We are NO where close in filling that. But there are over 20,000 Volts. (most of them are sold post 2011 where the HOV access is granted). So, it is OBVIOUS that most Volt owners aren’t buying the car for HOV stickers.

But the same can’t be said for other PHEV cars in CA…

It’s NOT about how much gas was NOT pumped, or how long it wasn’t pumped.

It IS all about how much CO2 was NOT produced while driving 130 million miles.

Larry Schuler
Austin, Texas

–The infographic shows 7 million miles. –The text from shows 17 million miles: So, which is right? If 130000000 ev miles saved 17000000 gallons, that would assume it replaced cars getting 7.6 mpg. I think that indicates this was a typo, and the infographic was the intended message. If the Volts replace cars that gets around 18.5 mpg, it would be saving about 7 million miles if driven around 130 million miles. Comparing the Volt to cars that just get 18.5 mpg may seem pretty generous. However, keep in mind though how many more gallons are saved at the low end, compared to the high end. Replacing the miles of 1 FSP with EV miles can make a bigger difference than replacing the mileage of a few efficient cars ICE/Hybrid car’s with EV miles instead. Personally, the 18.5 mpg assumptions is pretty close to the amount of gallons our EV miles have saved. My wife was driving our 01 Avalon almost entirely in the city, on a lot of relatively short trips. It was averaging just 19mpg (but has since gone up now that I drive it). She’s driven just over 3000 EV miles now, so 3000/19 = 157… Read more »


The 7 million gallons (I believe that is what you mean anyway) is GM’s figure off of the 130 million all-electric miles, the 17 million gallons saved is from the cumulative nationwide figures (320 million miles)

Ah, thanks. I just read it again and see that. While assuming 18-19mpg fleet average of the cars it replaces may be debatable, at least their own numbers are consistent. Sorry to say it was a typo!

It’s all good … it usually is a typo, (=

This is interesting but I wounder what the Nissan Leaf and the Tesla are doing in terms of saving gas and if they where added to this. But another question I have about this story line is that is this thing about eight hours of gas pumping. Is this say out of a week of regular gas use in the state in a day or in a week or out of a month or even a year?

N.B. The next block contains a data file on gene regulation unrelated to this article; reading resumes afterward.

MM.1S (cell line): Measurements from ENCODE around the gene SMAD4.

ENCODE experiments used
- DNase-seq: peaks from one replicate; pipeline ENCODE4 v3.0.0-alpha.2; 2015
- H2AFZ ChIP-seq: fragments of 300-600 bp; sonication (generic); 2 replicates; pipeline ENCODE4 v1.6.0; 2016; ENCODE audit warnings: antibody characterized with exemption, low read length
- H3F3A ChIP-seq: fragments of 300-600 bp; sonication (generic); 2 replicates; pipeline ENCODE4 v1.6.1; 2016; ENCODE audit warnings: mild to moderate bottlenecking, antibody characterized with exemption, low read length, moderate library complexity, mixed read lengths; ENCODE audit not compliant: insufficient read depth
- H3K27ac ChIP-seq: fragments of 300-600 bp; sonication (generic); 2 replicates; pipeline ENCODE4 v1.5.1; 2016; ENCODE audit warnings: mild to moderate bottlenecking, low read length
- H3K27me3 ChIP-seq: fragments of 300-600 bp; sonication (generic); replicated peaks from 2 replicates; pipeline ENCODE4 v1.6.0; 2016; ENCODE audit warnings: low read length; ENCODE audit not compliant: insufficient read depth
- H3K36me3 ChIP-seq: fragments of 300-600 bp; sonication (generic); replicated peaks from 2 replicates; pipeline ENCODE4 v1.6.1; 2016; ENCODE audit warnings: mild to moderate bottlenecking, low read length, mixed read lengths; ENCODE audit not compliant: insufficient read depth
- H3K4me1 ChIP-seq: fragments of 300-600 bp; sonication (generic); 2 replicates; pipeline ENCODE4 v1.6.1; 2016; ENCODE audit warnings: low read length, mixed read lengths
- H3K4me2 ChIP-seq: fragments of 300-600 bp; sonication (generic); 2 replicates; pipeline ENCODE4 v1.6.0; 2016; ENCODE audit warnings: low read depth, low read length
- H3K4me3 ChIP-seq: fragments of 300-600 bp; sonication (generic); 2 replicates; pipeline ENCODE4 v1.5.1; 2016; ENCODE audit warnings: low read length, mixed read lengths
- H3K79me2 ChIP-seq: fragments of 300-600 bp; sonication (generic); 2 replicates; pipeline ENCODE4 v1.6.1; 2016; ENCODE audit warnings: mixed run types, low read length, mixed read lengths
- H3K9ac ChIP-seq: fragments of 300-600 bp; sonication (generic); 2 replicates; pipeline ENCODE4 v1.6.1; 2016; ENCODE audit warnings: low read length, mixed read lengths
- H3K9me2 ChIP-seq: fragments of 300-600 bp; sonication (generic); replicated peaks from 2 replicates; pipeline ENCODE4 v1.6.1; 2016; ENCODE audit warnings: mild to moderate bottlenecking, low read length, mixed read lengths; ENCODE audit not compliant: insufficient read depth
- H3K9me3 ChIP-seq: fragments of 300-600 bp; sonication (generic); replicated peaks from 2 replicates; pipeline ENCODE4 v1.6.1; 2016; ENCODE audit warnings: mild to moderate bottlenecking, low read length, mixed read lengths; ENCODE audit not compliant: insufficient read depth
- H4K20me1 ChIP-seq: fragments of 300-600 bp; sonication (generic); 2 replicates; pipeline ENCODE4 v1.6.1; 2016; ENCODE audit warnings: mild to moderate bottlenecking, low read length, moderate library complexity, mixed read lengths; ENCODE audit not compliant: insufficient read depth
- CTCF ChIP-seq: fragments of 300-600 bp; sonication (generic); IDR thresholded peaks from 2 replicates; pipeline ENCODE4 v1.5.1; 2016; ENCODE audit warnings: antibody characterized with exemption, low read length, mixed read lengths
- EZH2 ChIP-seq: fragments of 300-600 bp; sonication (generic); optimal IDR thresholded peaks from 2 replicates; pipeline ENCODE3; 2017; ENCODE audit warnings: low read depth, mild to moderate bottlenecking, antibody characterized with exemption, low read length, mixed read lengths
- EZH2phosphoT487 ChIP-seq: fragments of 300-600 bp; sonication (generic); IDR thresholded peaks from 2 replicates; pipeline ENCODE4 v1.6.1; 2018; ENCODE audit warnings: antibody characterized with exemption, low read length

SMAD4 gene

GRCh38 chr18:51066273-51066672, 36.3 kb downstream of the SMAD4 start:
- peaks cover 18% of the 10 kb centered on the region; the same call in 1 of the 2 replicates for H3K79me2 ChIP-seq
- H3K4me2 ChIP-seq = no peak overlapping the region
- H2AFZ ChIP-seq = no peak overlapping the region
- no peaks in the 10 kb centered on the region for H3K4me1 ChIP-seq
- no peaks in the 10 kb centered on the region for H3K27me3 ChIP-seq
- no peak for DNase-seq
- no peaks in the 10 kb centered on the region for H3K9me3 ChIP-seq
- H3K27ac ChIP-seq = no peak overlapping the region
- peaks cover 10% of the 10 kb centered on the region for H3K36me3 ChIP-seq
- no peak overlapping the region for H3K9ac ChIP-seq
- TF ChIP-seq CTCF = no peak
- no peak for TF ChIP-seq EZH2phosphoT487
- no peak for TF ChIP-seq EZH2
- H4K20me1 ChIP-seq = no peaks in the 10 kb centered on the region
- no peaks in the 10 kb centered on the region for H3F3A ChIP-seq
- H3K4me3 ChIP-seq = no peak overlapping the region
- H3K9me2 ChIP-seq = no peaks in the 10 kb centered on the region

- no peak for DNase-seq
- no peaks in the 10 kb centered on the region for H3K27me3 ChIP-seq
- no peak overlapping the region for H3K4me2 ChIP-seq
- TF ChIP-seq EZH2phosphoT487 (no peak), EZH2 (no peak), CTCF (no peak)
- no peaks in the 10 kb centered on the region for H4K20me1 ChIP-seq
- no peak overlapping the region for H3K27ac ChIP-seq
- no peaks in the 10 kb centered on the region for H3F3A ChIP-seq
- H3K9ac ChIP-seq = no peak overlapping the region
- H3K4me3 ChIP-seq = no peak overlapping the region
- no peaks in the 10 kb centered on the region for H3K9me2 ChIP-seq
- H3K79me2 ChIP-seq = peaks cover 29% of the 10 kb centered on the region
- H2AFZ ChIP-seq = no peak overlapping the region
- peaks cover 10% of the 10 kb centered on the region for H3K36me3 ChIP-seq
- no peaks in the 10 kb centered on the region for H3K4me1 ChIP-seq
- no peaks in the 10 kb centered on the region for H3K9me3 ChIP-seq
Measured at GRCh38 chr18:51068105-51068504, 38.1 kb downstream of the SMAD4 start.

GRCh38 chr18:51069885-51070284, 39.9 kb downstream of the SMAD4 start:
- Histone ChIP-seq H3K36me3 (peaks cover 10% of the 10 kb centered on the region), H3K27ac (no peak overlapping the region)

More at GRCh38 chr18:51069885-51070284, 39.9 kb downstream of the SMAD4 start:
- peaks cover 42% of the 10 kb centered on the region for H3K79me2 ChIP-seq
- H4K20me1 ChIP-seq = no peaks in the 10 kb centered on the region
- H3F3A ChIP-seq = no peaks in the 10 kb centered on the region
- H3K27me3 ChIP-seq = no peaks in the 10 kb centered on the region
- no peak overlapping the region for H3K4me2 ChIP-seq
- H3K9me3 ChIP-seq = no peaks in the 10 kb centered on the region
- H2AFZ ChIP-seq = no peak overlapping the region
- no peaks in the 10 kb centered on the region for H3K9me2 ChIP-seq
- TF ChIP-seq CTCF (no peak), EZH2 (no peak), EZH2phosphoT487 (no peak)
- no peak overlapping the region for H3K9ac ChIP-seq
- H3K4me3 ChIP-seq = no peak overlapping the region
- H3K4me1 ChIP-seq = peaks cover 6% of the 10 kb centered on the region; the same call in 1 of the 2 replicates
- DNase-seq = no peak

Tesla has reported (in relation to the fires) that ~100 million miles have been driven, as of October. The last number I saw on LEAF miles is less than the Volt (less cars on the road also). It will be interesting to see if the Model S electric miles can catch up to the Volt electric miles.

Every SuperCharger trip from LA to San Fran is 10 full charges in a Volt, but I wonder how many of those trips are really being taken (as a percentage of Model S in the fleet).

I think Tesla could catch up to the Volt in that the Volt sales have kind of been a bit of a Turkey with them not really being able to get past 2000 to 3000 while Tesla sales are growing at a fairly good pace and are only limited by battery production which is holding it back.

“In total, Volt owners have driven more than 500 million miles with more than 320 million of those on grid electricity. Total savings: Almost 17 million gallons of gas.”

I call. GM does not know accurately if, or how long owners plugged the vehicles in before driving it. Or are they downloading actual car data? My guess is they “estimated” based on total reported mileage.

This is, after all, a car which if never charged at all, just turns into a hybrid.

GM know exactly what each vehicle is doing. Charging, battery levels, tire pressures, gas tank levels and odometer readings are downloaded each day from each car through OnStar. That’s how gets their data…

Very Impressive – Go Volt !
I myself did 11 months on the original tank of fuel supplied with the car…

From what I see on the road, the Volt is getting pretty popular now in California. At first, the Leaf really dominated but with the price-cut, there are now a lot of Volt buyers. And extending the HOV lane status probably really helped its popularity.